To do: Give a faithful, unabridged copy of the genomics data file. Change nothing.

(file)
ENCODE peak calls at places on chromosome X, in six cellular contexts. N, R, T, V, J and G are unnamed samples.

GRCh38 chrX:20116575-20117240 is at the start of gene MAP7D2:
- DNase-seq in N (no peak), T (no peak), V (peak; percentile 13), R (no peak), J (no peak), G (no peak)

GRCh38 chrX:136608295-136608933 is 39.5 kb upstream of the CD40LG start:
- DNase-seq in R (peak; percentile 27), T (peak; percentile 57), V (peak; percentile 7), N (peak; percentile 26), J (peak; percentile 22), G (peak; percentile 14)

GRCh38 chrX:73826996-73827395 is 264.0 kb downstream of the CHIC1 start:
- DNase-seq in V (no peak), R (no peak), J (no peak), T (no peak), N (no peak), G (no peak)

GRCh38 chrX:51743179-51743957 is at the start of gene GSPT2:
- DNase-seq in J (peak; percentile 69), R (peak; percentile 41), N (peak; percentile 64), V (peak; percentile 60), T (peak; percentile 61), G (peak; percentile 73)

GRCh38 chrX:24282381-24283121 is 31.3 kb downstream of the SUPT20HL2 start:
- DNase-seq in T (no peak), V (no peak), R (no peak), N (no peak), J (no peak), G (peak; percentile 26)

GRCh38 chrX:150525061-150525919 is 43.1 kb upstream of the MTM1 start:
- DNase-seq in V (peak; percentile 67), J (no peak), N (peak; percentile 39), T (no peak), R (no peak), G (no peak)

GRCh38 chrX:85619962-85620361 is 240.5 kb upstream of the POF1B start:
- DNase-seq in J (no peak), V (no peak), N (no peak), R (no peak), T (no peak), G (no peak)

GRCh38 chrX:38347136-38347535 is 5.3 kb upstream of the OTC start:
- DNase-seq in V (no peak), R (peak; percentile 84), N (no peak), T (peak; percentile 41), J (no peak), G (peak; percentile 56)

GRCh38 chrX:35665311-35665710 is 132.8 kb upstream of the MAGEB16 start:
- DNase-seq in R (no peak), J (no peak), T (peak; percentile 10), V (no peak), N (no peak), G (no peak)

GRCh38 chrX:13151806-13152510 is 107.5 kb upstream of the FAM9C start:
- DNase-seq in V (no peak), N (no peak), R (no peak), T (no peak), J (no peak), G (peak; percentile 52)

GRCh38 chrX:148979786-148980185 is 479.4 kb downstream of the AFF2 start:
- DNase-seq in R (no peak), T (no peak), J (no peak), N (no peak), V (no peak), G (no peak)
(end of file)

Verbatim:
ENCODE peak calls at places on chromosome X, in six cellular contexts. N, R, T, V, J and G are unnamed samples.

GRCh38 chrX:20116575-20117240 is at the start of gene MAP7D2:
- DNase-seq in N (no peak), T (no peak), V (peak; percentile 13), R (no peak), J (no peak), G (no peak)

GRCh38 chrX:136608295-136608933 is 39.5 kb upstream of the CD40LG start:
- DNase-seq in R (peak; percentile 27), T (peak; percentile 57), V (peak; percentile 7), N (peak; percentile 26), J (peak; percentile 22), G (peak; percentile 14)

GRCh38 chrX:73826996-73827395 is 264.0 kb downstream of the CHIC1 start:
- DNase-seq in V (no peak), R (no peak), J (no peak), T (no peak), N (no peak), G (no peak)

GRCh38 chrX:51743179-51743957 is at the start of gene GSPT2:
- DNase-seq in J (peak; percentile 69), R (peak; percentile 41), N (peak; percentile 64), V (peak; percentile 60), T (peak; percentile 61), G (peak; percentile 73)

GRCh38 chrX:24282381-24283121 is 31.3 kb downstream of the SUPT20HL2 start:
- DNase-seq in T (no peak), V (no peak), R (no peak), N (no peak), J (no peak), G (peak; percentile 26)

GRCh38 chrX:150525061-150525919 is 43.1 kb upstream of the MTM1 start:
- DNase-seq in V (peak; percentile 67), J (no peak), N (peak; percentile 39), T (no peak), R (no peak), G (no peak)

GRCh38 chrX:85619962-85620361 is 240.5 kb upstream of the POF1B start:
- DNase-seq in J (no peak), V (no peak), N (no peak), R (no peak), T (no peak), G (no peak)

GRCh38 chrX:38347136-38347535 is 5.3 kb upstream of the OTC start:
- DNase-seq in V (no peak), R (peak; percentile 84), N (no peak), T (peak; percentile 41), J (no peak), G (peak; percentile 56)

GRCh38 chrX:35665311-35665710 is 132.8 kb upstream of the MAGEB16 start:
- DNase-seq in R (no peak), J (no peak), T (peak; percentile 10), V (no peak), N (no peak), G (no peak)

GRCh38 chrX:13151806-13152510 is 107.5 kb upstream of the FAM9C start:
- DNase-seq in V (no peak), N (no peak), R (no peak), T (no peak), J (no peak), G (peak; percentile 52)

GRCh38 chrX:148979786-148980185 is 479.4 kb downstream of the AFF2 start:
- DNase-seq in R (no peak), T (no peak), J (no peak), N (no peak), V (no peak), G (no peak)